The deepening crisis led to the violent riots in May 1998, caused by food shortages and rising unemployment.  Ultimately, the economic crisis cost President Suharto his job as he lost the support of the populace and the armed forces.  He was forced to resign in May 1998 and was replaced by his Vice President Habibie, who served as interim President until the 1999 election.


The economy is picking up modestly.  GDP growth is forecast by the IMF at 5.3% in 2018 and 5.5% in 2019 vs. 5.1% in 2017.  GDP rose only 5.1% y/y in Q1, down from 5.2% peak in Q4.  As such, we see some downside risks to the growth forecasts.  Surprisingly, sluggish growth has not hurt Jokowi’s popularity in any significant manner.

Price pressures remain low but likely to rise.  CPI rose 3.2% y/y in May, near the lows of the cycle and at the bottom of the 3-5% target range.  In and of itself, the inflation trend suggests little urgency to tighten policy.  Bank Indonesia last cut rates in September, and CPI inflation has fallen since then.  WPI inflation has picked up to 3.2% y/y, the highest since May 2017.

Bank Indonesia started a tightening cycle with a 25 bp hike to 4.5% in May.  New Governor Perry Warjiyo came in and continued the cycle with a 25 bp hike intra-meeting later that month.  The next scheduled policy meeting is June 28, and another 25 bp hike seems likely.  Warjiyo stressed how important it is to act preemptively, and so the rate hikes are clearly meant to support the rupiah and boost confidence.

The fiscal outlook bears watching.  The budget deficit was an estimated -2.7% of GDP in 2017.  The OECD expects this gap to narrow to -2.3% in 2018 and -2.2% in 2019.  However, with an election due next year, we expect the fiscal spigots will be opened and so we see upside risks to these deficit forecasts.

The external accounts are in decent shape.  The current account deficit was -1.7% of GDP in 2017, and the IMF expects the deficit to widen slightly to -1.9% in both 2018 and 2019.  However, export growth has been slowing noticeably this year, leading the trade surplus to narrow.  This suggests some upside risks to the deficit forecasts.

Foreign reserves have fallen in recent months and vulnerabilities are rising.  Reserves peaked at $132 bln in January but have since fallen every month to $123 bln in May.  They cover 6 months of imports and are equal to around twice the stock of short-term external debt.  Whilst these are not terrible metrics compared to others in EM, the budget deficit and large negative Net International Investment Position (-34% of GDP) suggest caution is warranted.

Foreign ownership of Indonesian government bonds peaked at 41% in January before falling to a still-high 38% in May.  In order to lessen its dependence on foreign funds, the government is planning a second online retail offer to locals this year, according to Luky Alfirman, director-general for budget financing and risk management at the Finance Ministry.  However, Indonesia remains vulnerable to shifts in hot money flows from abroad.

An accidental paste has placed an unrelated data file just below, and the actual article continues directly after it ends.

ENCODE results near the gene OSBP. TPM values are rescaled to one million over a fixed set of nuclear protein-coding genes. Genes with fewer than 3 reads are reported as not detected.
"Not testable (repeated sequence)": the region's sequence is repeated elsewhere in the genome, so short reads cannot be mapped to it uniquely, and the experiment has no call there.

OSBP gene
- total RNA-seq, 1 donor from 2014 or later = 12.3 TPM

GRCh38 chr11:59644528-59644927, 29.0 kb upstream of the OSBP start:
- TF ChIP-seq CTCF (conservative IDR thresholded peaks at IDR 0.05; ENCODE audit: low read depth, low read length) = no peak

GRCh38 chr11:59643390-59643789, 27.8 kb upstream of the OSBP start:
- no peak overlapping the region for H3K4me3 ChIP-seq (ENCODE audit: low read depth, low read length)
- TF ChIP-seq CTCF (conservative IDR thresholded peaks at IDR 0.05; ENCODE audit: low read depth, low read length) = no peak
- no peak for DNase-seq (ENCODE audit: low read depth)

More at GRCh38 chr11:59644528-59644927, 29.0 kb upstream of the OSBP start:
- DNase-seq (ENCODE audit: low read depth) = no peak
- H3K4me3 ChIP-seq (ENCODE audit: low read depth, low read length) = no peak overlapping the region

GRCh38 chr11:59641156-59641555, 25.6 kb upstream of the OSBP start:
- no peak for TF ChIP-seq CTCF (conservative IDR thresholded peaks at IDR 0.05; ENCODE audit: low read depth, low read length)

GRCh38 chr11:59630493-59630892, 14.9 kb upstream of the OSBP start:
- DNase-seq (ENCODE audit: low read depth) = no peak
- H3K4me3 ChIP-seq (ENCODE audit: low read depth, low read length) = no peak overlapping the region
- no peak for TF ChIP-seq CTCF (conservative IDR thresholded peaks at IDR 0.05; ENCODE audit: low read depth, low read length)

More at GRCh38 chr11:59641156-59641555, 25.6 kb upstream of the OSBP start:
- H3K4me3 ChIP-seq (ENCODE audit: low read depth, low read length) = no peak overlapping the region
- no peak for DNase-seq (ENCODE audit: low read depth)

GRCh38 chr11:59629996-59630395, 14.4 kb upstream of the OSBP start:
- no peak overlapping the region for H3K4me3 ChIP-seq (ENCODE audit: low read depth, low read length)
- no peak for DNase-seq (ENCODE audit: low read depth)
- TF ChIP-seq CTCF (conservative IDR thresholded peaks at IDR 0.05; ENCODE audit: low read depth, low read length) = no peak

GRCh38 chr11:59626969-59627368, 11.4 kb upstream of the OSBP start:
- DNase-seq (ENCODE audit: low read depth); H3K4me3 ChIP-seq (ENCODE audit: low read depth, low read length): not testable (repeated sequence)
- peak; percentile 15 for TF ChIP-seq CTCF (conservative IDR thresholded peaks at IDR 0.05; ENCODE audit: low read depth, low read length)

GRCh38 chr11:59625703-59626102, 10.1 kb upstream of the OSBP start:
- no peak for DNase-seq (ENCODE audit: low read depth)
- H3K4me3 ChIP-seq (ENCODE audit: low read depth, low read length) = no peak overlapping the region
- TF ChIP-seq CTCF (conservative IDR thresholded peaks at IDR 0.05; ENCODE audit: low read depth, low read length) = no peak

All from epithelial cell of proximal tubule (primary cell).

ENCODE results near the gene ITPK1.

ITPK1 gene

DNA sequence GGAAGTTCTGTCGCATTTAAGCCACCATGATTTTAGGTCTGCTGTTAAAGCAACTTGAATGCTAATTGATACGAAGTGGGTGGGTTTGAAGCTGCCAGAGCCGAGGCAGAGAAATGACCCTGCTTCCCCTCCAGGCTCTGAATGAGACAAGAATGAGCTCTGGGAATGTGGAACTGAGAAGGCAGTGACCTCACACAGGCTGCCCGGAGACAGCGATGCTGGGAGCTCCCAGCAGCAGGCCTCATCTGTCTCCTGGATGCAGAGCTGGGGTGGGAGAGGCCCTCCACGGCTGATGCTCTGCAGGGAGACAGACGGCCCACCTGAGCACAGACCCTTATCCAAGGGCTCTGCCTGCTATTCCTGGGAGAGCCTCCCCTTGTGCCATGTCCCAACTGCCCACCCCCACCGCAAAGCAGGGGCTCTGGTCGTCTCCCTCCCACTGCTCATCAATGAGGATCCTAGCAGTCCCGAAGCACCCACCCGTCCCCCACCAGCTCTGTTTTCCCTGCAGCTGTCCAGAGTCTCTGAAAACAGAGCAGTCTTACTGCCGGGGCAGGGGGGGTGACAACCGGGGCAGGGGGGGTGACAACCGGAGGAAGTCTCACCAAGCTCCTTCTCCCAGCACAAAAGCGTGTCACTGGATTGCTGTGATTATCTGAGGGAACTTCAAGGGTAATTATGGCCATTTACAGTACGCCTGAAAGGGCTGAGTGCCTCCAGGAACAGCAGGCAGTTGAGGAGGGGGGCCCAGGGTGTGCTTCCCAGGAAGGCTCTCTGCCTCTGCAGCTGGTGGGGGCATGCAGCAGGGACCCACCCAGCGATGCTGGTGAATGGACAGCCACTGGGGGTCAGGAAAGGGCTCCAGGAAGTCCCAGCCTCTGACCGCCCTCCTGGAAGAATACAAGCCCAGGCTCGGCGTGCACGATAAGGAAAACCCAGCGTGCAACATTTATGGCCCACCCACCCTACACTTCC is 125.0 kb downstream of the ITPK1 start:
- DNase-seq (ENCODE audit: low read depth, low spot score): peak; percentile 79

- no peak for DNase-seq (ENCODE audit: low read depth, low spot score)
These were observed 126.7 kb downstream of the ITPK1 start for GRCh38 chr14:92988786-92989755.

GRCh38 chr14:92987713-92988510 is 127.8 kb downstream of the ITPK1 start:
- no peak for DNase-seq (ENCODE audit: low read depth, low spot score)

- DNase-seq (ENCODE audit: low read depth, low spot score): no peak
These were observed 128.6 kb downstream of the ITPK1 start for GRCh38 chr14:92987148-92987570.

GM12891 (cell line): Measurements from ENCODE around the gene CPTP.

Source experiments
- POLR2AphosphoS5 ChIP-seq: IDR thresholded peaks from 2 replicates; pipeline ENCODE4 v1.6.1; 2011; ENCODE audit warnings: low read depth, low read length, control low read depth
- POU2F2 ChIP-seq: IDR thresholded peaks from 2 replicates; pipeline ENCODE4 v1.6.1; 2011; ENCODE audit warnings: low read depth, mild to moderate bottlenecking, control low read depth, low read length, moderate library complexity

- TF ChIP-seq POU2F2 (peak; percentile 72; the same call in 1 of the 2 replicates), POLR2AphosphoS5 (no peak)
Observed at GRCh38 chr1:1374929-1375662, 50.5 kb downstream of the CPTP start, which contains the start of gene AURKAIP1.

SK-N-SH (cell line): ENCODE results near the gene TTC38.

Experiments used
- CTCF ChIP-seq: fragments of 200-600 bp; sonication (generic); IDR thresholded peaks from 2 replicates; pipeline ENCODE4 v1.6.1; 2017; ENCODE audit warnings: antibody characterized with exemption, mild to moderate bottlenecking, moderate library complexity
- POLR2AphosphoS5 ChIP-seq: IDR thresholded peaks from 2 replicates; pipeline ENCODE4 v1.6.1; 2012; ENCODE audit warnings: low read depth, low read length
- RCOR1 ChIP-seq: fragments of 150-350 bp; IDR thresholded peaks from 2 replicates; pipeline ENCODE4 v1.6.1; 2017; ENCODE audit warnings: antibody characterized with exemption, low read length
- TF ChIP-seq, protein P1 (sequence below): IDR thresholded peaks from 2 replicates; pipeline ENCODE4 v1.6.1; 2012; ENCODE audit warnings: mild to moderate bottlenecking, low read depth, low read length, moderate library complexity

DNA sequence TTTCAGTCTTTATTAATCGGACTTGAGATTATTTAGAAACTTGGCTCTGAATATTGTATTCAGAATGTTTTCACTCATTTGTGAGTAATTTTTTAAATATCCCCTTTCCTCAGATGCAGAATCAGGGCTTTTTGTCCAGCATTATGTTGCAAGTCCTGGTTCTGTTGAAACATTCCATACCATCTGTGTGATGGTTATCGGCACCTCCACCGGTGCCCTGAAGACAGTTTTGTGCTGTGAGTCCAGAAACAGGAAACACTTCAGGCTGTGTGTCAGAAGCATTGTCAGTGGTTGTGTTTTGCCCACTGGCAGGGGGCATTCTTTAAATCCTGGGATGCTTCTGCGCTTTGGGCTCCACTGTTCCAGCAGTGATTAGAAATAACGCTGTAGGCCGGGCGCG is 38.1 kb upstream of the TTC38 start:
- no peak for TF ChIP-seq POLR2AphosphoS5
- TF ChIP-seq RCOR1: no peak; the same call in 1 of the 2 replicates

The rupiah is performing OK after a subpar 2017.  In 2017, IDR was -1% vs. USD and was ahead of only the worst EM performers ARS (-14.5%), TRY (-7%), and BRL (-2%).  So far in 2018, IDR is -2.5% and is near the middle of the EM pack.  Compare this to the best performers COP (+2%), MYR (+1%), and CNY (+0.3%) as well as the worst performers ARS (-33%), TRY (-20%), and BRL (-11.5%).  Our EM FX model shows the rupiah to have NEUTRAL fundamentals, and so we expect this market-neutral performance to continue.

In late May, USD/IDR traded at its highest level since October 2015.  Bank Indonesia’s aggressive policy response helped the rupiah recover, but it remains vulnerable.  The MSCI EM FX index has fallen about 2% since June 8, when IDR last traded.  Interpolating from that level, we would expect USD/IDR to gap higher to around 14211, which is just shy of the May high near 14213.  Clean break of that level would set up a test of the October 2015 high near 14828.

Indonesian equities continue to underperform.  In 2017, MSCI Indonesia was up 22.5% vs. 34% for MSCI EM.  So far this year, MSCI Indonesia is -12% YTD and compares to -6% YTD for MSCI EM.  Our EM Equity Allocation Model has Indonesia at UNDERWEIGHT, and so we expect Indonesian equities to continue underperforming.

Indonesian bonds are underperforming.  The yield on 10-year local currency government bonds is +99 bp YTD.  This is behind only the worst EM performers Turkey (+478 bp), Brazil (+178 bp), Hungary (+147 bp), and the Philippines (+124 bp).  With the weak rupiah likely to feed into higher inflation and the central bank forced to continue hiking rates, we think Indonesian bonds will continue to underperform.

Our own sovereign ratings model shows Indonesia’s implied rating steady at BBB+/Baa1/BBB+ after rising a notch last quarter.  Actual ratings of BBB-/Baa2/BBB are still enjoying some upgrade potential.